Richards tries his hands on a text on argumentation. That text begins from a kind of “corrected Tractatus” model for language use – the old paradigm. It takes as a given that valid argumentation is the product of a controlled vocabulary and a grasp of the nuance of syntax and definition. As a text on argumentation, it is flawed. Its author never left the broken foundation of 1920s Cambridge.
As a counterpoint to Richards’ failure, we see Toulmin develop a theory of argument a decade later. While Toulmin is clearly familiar with the intellectual tradition of Cambridge of the 1920s, he is not constrained by it. He works within the dialogue of Cambridge in the 1940s, building a better system for argument in The Uses of Argument. Uses is picked up by Speech and Composition scholars in the US, cementing the impact of the Cambridge intellectual climate (and so the New Rhetoric as I define it) in the US.
The Theory of Definition:
This is the last chapter that I will write. It is the least defined. The genealogy from Russell and Richards to Korzybski is clear, and again – the misreading of Richards, too, is clear. The rejection of Korzybski in Burke and Weaver is also clear. But I’m not sure how to tell this story yet.
I want to, because it demonstrates the appeal to the classical tradition. Indeed, it shows the necessity of the classical tradition to completing what we call the New Rhetoric – the Cambridge paradigm (Moore-Russell-Wittgenstein-Richards-Toulmin). It makes clear the necessity if the classical tradition in moving beyond the therapeutic impulses of the New Rhetoric, as well.
Finally, It makes clear what William Keith and I have talked about, repeatedly – that American scholars of rhetoric didn’t recover the classical tradition with a meaningful purpose until the postwar period. (They were poking, prodding and exploring in the interwar period – God bless, you, Bromley Smith.)
You can see that this chapter will be big and important. It is also least under my control, as yet, and least drafted.
The Continuing Implications of the New Rhetoric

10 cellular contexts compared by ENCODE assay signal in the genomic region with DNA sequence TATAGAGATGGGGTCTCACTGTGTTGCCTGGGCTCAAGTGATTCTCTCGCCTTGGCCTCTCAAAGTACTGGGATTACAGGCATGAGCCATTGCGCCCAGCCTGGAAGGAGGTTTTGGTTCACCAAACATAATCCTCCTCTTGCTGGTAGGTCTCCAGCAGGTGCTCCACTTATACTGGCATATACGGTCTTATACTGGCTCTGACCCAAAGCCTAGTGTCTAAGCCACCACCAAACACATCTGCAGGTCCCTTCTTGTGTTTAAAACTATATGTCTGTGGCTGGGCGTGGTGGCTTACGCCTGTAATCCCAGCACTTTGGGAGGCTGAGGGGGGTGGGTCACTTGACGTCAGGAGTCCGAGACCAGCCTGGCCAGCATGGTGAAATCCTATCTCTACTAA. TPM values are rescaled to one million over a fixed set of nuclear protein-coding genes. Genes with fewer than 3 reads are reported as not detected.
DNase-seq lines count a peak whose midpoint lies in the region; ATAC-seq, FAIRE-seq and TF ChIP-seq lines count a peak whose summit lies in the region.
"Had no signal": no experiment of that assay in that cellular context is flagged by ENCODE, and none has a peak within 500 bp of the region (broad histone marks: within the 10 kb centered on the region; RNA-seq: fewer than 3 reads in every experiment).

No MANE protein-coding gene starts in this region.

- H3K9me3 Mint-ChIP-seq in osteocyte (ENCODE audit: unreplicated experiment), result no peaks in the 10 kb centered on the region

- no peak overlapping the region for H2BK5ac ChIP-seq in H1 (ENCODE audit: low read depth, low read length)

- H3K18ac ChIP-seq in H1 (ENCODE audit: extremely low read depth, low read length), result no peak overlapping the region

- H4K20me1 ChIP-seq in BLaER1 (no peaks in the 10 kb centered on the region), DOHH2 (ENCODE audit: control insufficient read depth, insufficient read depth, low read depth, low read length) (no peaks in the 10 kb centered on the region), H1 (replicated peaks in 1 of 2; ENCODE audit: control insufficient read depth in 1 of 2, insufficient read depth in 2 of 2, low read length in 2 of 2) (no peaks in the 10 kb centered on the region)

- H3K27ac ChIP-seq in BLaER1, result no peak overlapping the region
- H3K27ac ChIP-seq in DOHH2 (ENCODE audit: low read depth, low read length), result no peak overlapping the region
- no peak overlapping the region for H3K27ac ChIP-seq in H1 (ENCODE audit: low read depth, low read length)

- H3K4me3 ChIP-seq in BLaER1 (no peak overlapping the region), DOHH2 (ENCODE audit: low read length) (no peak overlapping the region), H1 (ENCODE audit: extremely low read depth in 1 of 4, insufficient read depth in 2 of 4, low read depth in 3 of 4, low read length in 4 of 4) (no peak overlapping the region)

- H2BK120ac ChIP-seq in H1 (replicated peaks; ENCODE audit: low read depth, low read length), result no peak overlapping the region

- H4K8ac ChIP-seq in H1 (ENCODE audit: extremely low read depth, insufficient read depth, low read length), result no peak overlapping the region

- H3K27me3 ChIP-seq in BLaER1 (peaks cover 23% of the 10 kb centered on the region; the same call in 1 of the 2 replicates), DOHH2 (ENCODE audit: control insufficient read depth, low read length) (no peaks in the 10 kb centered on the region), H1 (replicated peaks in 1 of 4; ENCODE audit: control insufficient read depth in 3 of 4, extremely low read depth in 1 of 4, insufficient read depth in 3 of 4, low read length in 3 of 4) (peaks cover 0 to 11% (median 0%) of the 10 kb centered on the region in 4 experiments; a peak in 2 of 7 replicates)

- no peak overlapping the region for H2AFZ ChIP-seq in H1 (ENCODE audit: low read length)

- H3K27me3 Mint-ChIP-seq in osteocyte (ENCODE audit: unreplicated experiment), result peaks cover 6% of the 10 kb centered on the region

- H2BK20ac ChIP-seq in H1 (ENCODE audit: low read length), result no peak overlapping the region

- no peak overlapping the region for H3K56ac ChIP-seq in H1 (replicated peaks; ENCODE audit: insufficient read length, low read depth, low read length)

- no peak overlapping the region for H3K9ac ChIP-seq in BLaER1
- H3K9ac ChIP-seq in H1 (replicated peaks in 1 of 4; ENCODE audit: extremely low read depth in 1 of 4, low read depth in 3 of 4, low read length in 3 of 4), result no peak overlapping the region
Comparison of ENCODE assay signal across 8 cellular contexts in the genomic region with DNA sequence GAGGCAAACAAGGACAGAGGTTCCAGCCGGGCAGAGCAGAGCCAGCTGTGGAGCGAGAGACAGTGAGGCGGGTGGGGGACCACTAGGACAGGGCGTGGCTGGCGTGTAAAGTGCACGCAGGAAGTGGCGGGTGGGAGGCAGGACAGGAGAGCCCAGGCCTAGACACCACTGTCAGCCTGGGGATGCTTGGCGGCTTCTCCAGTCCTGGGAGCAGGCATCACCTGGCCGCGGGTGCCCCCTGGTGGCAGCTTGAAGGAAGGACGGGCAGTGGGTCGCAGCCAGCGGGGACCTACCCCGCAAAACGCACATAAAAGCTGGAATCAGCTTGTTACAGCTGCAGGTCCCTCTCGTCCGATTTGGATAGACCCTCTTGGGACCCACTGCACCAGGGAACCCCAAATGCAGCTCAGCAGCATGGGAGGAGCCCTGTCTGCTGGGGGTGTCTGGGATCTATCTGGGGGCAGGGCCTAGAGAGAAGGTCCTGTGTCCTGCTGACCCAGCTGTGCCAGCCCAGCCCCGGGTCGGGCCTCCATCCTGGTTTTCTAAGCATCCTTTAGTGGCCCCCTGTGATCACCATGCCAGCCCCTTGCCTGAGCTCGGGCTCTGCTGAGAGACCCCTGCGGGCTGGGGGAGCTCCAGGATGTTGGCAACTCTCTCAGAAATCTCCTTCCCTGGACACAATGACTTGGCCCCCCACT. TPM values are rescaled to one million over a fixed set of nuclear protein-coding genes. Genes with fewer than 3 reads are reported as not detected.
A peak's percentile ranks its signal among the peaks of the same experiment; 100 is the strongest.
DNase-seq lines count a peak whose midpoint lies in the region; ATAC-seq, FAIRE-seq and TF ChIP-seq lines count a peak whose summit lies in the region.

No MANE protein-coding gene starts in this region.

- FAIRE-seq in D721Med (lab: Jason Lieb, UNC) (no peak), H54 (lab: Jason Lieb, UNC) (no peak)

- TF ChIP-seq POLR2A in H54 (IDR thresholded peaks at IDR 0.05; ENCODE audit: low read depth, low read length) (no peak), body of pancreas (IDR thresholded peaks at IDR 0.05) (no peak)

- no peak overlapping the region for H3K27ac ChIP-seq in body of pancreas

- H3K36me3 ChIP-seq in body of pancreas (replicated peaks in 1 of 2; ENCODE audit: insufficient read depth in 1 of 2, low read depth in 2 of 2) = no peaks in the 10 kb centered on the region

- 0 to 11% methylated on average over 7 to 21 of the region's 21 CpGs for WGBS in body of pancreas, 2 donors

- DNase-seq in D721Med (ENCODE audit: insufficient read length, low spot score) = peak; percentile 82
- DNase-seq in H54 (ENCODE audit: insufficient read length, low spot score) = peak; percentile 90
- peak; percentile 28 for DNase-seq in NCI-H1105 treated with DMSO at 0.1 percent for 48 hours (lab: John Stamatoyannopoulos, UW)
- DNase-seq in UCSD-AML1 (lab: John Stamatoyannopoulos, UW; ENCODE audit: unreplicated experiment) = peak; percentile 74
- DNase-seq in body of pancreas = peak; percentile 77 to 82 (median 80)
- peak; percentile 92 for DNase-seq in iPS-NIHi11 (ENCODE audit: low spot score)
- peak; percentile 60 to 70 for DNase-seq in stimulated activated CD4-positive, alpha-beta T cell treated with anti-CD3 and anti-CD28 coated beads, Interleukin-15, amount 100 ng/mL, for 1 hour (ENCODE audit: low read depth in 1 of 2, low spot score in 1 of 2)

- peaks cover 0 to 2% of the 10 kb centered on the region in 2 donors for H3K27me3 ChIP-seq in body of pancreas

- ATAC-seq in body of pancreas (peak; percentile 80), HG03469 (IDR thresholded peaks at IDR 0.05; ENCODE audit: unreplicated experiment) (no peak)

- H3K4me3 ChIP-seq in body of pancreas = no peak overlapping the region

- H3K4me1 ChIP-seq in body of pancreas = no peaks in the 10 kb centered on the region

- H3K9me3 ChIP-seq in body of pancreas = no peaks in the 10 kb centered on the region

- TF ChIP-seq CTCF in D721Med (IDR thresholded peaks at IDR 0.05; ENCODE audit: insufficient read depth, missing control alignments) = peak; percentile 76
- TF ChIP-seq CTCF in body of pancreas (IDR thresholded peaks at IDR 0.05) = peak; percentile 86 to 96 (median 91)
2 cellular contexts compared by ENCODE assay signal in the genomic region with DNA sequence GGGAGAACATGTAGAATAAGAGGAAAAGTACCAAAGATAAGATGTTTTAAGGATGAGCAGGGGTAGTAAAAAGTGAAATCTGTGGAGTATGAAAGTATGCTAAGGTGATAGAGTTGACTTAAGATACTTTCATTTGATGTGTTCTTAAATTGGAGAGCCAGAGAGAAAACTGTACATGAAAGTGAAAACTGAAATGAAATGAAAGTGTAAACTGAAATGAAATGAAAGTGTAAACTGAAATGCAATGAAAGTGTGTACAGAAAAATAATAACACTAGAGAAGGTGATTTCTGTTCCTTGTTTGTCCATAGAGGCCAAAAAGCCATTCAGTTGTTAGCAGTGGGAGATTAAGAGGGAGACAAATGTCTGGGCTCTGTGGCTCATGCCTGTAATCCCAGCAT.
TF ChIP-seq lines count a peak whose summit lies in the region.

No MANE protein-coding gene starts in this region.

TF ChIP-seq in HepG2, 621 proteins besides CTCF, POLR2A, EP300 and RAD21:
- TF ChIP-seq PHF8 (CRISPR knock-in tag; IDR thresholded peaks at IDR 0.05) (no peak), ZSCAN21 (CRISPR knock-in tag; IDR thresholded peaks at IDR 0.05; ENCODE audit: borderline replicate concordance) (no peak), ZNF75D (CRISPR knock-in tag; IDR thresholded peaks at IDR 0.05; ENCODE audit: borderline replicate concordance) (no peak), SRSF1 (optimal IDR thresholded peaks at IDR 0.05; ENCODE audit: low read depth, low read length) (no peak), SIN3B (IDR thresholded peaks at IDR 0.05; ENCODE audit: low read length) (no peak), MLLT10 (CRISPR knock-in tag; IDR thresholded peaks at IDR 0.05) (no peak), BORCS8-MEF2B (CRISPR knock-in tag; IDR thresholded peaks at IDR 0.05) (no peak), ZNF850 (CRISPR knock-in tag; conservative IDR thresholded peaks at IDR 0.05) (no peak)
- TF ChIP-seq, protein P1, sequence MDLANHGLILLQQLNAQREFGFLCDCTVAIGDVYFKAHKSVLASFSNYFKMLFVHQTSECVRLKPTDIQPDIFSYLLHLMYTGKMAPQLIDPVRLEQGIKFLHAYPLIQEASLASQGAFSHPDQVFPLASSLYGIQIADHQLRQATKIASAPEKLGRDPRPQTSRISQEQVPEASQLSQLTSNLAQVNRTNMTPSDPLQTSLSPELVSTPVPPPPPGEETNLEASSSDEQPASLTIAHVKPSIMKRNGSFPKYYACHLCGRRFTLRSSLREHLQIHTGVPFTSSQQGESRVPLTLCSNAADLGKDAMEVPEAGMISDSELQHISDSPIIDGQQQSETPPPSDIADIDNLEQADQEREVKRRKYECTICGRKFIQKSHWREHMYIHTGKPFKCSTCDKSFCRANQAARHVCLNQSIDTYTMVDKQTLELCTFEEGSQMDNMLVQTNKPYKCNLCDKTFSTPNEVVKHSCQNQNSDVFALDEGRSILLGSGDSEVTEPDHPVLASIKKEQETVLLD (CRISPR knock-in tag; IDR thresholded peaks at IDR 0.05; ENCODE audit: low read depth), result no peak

The Reception of the Theory of Metaphor:
Richards’ published theory of metaphor is considered innovative because of its vocabulary, but remains innovative because of its claim that tenor and vehicle are in a dynamic, mutually modifying relationship. Richards’ unpublished elaborations of the theory of metaphor in his writings on Dialectic Materialism make the possible depth of his theory of metaphor clear. In America, Richards’ theory of metaphor suffers gross oversimplification (and deformation as a form of predicate logic, almost) in Max Black's work. Since this deformation, we see the decline of Richards’ theory of metaphor in rhetorical and literary criticism. Lakoff’s theory of cognitive metaphor puts the final, apparent nail in the coffin.
The Current Value of the Theory of Metaphor:
We can clearly see the failings of Lakoff’s model. Cognitive theories of metaphor are predicated on a one-way transfer of features from the source domain to the target. Such a model for metaphor is partial, restrictive, and incomplete.
The model is being rethought by cognitive scientists. Johnson’s example (“If Bill Clinton were the Titanic, the iceberg would sink”) seems to validate a more complex relationship between source and target domains, and it reinvites the possibility of tenor-vehicle mutual interaction. It also invites the deeper conception of metaphor that Richards examines in the “Dialectic Materialism” essay. In the end, it is clear that the tenor-vehicle mutual interaction model has some explanatory power that the cognitive model does not. I conclude the chapter with a critical reading of an example that I have not yet generated.
Chapter Eight (Coda):
Disciplinarity and the Reception of Practical Criticism
The great irony of the New Rhetoric was the way that it justified something that none of its progenitors wanted: the institutionalization of literary and rhetorical study. In Cambridge, Practical Criticism was the lever that helped justify the creation of a Faculty in English Literature (Modern). In the US, it helped justify the Departments of English Literature that took up the New Criticism. And in the United States today, there are movements afoot to institutionalize rhetorical study in the same way. (Richards and Toulmin both would despair at the thought of their rhetorical works being read without the context of philosophy.)
Richards never wanted such disciplinarity – he wanted the study of language always to be bound up in the study of philosophy, psychology, social theory, and new technology. Richards’ polemics against disciplinarity are summarized.
Where Do We Find the New Rhetoric Today?
Is there an intellectual descendant to the Anglo-American New Rhetoric today? Perhaps. In the early 1930s, Marshall McLuhan attended the lectures on Practical Criticism at Magdalene. He claims that they inflected his own teaching of English, and there is evidence that they then inflected the teaching of his student, Walter Ong.
Like McLuhan and Ong, Richards always grappled with the theoretical implications of media (most prominently in Poetry: Its Media and Ends, but also in essays like “Literature: Oral and Optical”). And, he struggled to integrate media into his utopian visions for world literacy education. But he produced no meaningful theory of media, on his own.
It is possible that McLuhan is his heir, intellectually, in that McLuhan integrated a thorough knowledge of the classical tradition [see dissertation on Nashe] with a vivid engagement with contemporary theory. And it seems possible that contemporary scholars of new media, drawing as they do upon the widest body of theory and methods, perhaps, of all scholars in communication and English, crossing disciplinary boundaries left and right, are the heir to Richards’ restless critical imagination.